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Negative pressure wound therapy use to decrease surgical nosocomial events in colorectal resections (NEPTUNE): study protocol for a randomized controlled trial. Trials 2015 Jul 30;16:322



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Pubmed Central ID




Scopus ID

2-s2.0-84939197905 (requires institutional sign-in at Scopus site)   17 Citations


BACKGROUND: Surgical site infections (SSIs) are the second most common form of nosocomial infection. Colorectal resections have high rates of SSIs secondary to the inherently contaminated intraluminal environment. Negative pressure wound therapy dressings have been used on primarily closed incisions to reduce surgical site infections in other surgical disciplines. No randomized control trials exist to support the use of negative pressure wound therapy following elective open colorectal resection to reduce surgical site infection.

METHODS/DESIGN: In this single-center, superiority designed prospective randomized open blinded endpoint controlled trial, patients scheduled for a colorectal resection via a laparotomy will be considered eligible. Patients undergoing laparoscopic resection will be enrolled but only randomized and included if the operation is converted to an open procedure. Exclusion criteria are patients receiving an abdominoperineal resection or a palliative procedure, as well as pregnant patients and those with an adhesive allergy. After informed consent, 300 patients will be randomized to the use of a standard adhesive gauze dressing or to a negative pressure wound device. Patients will be followed in hospital and reassessed on post-operative day 30. The primary outcome measure is SSI within the first 30 post-operative days. Secondary outcomes include the length of hospital stay, the number of return visits related to a potential or actual SSI, cost, and the need for homecare. The primary endpoint analysis follows the intention-to-treat principle.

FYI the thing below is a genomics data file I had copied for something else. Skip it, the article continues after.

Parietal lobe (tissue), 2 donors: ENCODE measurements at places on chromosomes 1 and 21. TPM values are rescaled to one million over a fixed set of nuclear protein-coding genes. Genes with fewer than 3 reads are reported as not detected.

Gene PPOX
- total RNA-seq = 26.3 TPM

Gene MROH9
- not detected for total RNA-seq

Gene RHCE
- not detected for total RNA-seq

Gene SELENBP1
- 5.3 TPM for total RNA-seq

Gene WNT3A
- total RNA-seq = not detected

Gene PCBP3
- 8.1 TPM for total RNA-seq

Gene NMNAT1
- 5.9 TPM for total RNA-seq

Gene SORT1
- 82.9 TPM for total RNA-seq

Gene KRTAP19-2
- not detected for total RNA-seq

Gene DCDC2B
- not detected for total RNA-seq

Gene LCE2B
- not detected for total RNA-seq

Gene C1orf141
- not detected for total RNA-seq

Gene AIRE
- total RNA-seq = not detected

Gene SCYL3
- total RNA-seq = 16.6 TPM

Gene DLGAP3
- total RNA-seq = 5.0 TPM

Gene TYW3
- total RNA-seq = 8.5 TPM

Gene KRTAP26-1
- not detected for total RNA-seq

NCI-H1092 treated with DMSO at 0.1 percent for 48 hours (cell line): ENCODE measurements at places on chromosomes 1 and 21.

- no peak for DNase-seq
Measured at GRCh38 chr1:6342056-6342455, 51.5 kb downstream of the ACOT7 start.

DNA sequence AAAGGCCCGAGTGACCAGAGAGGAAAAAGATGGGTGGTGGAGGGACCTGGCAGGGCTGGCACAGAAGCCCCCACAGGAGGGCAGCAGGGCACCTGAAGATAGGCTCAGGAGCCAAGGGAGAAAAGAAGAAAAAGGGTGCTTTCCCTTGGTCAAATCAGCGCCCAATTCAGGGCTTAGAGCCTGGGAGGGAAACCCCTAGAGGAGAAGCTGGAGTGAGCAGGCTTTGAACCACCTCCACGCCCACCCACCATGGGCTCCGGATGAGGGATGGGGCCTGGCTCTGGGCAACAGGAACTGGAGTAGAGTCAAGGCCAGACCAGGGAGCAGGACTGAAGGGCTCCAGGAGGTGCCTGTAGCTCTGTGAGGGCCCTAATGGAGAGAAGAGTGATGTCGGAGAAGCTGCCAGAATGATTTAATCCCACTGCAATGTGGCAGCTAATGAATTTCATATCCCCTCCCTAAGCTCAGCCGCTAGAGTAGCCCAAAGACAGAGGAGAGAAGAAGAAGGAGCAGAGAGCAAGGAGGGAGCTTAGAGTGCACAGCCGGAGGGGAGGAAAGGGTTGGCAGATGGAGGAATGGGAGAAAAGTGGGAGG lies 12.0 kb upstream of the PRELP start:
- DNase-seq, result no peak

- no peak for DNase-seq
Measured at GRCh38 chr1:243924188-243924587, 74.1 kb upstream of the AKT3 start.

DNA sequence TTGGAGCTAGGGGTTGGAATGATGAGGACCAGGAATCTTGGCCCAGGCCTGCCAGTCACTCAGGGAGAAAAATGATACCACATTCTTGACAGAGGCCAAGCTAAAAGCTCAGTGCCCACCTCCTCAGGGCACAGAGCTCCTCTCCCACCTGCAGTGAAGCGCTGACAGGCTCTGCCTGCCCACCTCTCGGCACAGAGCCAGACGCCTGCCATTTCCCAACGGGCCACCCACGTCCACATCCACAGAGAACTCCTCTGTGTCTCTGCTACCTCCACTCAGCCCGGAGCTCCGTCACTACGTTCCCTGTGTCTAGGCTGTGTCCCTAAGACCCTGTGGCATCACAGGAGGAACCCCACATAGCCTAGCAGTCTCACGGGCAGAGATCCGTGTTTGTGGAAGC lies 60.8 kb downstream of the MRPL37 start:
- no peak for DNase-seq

DISCUSSION: NEPTUNE is the first randomized controlled trial to investigate the role of incisional negative pressure wound therapy in decreasing the rates of surgical site infections in the abdominal incisions of patients following an elective, open colorectal resection. This low-risk intervention may help decrease the morbidity and costs associated with the development of an SSI in our patients.

TRIAL REGISTRATION:; 5 December 2013.

Author List

Chadi SA, Vogt KN, Knowles S, Murphy PB, Van Koughnett JA, Brackstone M, Ott MC


Patrick Murphy MD Assistant Professor in the Surgery department at Medical College of Wisconsin

MESH terms used to index this publication - Major topics in bold

Clinical Protocols
Cross Infection
Digestive System Surgical Procedures
Home Care Services
Hospital Costs
Intention to Treat Analysis
Length of Stay
Negative-Pressure Wound Therapy
Patient Readmission
Prospective Studies
Research Design
Risk Factors
Surgical Wound Infection
Time Factors
Treatment Outcome